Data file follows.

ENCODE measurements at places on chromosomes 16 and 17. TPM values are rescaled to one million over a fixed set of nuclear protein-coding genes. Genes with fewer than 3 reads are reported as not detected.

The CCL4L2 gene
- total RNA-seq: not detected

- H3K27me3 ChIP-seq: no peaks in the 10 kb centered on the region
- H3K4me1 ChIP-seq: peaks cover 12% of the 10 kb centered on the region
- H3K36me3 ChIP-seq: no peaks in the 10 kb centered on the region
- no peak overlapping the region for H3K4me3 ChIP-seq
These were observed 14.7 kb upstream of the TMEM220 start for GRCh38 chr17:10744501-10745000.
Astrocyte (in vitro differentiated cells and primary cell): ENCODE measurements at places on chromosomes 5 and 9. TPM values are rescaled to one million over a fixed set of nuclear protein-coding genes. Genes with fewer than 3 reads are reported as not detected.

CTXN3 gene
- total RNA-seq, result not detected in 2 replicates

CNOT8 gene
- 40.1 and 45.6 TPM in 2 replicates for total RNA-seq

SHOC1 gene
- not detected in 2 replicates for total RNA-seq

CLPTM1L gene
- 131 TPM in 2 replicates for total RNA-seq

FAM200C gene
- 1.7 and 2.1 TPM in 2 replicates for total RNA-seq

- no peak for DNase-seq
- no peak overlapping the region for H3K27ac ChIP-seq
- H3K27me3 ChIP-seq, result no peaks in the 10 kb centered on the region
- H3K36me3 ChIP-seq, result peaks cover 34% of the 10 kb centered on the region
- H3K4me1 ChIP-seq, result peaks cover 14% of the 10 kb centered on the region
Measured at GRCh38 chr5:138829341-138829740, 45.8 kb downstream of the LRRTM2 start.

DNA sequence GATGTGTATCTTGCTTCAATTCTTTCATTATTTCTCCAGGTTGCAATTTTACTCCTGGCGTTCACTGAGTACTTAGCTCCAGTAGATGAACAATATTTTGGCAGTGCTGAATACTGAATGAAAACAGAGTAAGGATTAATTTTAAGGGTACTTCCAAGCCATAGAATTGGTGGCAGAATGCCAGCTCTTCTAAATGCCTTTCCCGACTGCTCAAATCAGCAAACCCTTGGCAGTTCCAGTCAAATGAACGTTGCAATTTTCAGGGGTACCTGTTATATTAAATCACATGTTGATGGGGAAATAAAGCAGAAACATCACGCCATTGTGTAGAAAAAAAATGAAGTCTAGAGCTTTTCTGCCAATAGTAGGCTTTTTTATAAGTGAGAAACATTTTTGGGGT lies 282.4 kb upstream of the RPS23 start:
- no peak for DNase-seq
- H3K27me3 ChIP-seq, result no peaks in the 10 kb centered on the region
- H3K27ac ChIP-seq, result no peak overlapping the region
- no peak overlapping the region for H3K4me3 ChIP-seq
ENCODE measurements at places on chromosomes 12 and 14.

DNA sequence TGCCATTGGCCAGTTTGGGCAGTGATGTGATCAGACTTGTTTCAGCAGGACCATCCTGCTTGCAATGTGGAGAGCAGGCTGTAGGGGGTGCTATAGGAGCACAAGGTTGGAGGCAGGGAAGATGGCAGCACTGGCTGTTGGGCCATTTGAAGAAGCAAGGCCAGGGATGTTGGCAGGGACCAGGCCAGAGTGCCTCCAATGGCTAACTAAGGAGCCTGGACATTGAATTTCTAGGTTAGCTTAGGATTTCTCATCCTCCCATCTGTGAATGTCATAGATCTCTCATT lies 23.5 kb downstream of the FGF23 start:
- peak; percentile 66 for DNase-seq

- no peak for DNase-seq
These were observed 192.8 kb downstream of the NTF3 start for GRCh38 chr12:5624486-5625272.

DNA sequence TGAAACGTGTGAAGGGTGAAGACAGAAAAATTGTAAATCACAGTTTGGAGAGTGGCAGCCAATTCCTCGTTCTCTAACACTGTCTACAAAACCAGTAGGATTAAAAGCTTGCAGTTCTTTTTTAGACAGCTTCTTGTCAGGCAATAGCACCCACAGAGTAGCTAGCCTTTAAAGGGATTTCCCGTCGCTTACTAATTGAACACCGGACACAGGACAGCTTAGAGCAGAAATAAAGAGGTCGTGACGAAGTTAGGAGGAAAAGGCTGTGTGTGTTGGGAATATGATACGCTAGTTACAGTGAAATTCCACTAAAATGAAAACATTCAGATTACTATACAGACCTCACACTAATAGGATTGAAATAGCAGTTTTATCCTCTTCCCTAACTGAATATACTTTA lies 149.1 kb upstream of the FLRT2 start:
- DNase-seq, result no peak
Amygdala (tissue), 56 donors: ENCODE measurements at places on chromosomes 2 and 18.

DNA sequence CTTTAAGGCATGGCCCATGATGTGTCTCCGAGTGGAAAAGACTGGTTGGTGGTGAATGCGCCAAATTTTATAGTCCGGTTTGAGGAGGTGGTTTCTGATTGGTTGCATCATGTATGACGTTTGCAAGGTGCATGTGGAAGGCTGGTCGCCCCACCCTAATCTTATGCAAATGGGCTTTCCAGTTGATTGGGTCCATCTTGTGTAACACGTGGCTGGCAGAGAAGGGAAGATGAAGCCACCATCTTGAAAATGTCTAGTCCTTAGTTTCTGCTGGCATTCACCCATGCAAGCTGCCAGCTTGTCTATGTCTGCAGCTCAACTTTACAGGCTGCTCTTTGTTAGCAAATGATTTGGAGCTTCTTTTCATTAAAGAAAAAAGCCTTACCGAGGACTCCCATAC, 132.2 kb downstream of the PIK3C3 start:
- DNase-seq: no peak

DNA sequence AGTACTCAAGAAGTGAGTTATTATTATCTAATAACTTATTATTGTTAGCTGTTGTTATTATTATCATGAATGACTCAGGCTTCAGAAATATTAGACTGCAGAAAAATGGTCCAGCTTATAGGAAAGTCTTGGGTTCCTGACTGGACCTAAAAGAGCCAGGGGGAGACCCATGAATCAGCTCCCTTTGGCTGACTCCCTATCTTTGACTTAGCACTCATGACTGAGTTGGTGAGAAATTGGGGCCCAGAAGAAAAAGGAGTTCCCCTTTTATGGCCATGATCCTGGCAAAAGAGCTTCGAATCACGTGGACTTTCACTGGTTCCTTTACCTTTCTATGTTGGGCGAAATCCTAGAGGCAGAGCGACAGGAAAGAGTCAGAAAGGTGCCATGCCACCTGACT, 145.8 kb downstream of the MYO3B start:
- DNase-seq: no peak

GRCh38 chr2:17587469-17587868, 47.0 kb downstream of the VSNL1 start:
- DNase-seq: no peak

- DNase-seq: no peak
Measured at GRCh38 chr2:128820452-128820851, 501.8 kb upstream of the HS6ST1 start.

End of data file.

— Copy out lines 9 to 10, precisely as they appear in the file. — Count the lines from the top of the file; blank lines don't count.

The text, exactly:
Astrocyte (in vitro differentiated cells and primary cell): ENCODE measurements at places on chromosomes 5 and 9. TPM values are rescaled to one million over a fixed set of nuclear protein-coding genes. Genes with fewer than 3 reads are reported as not detected.

CTXN3 gene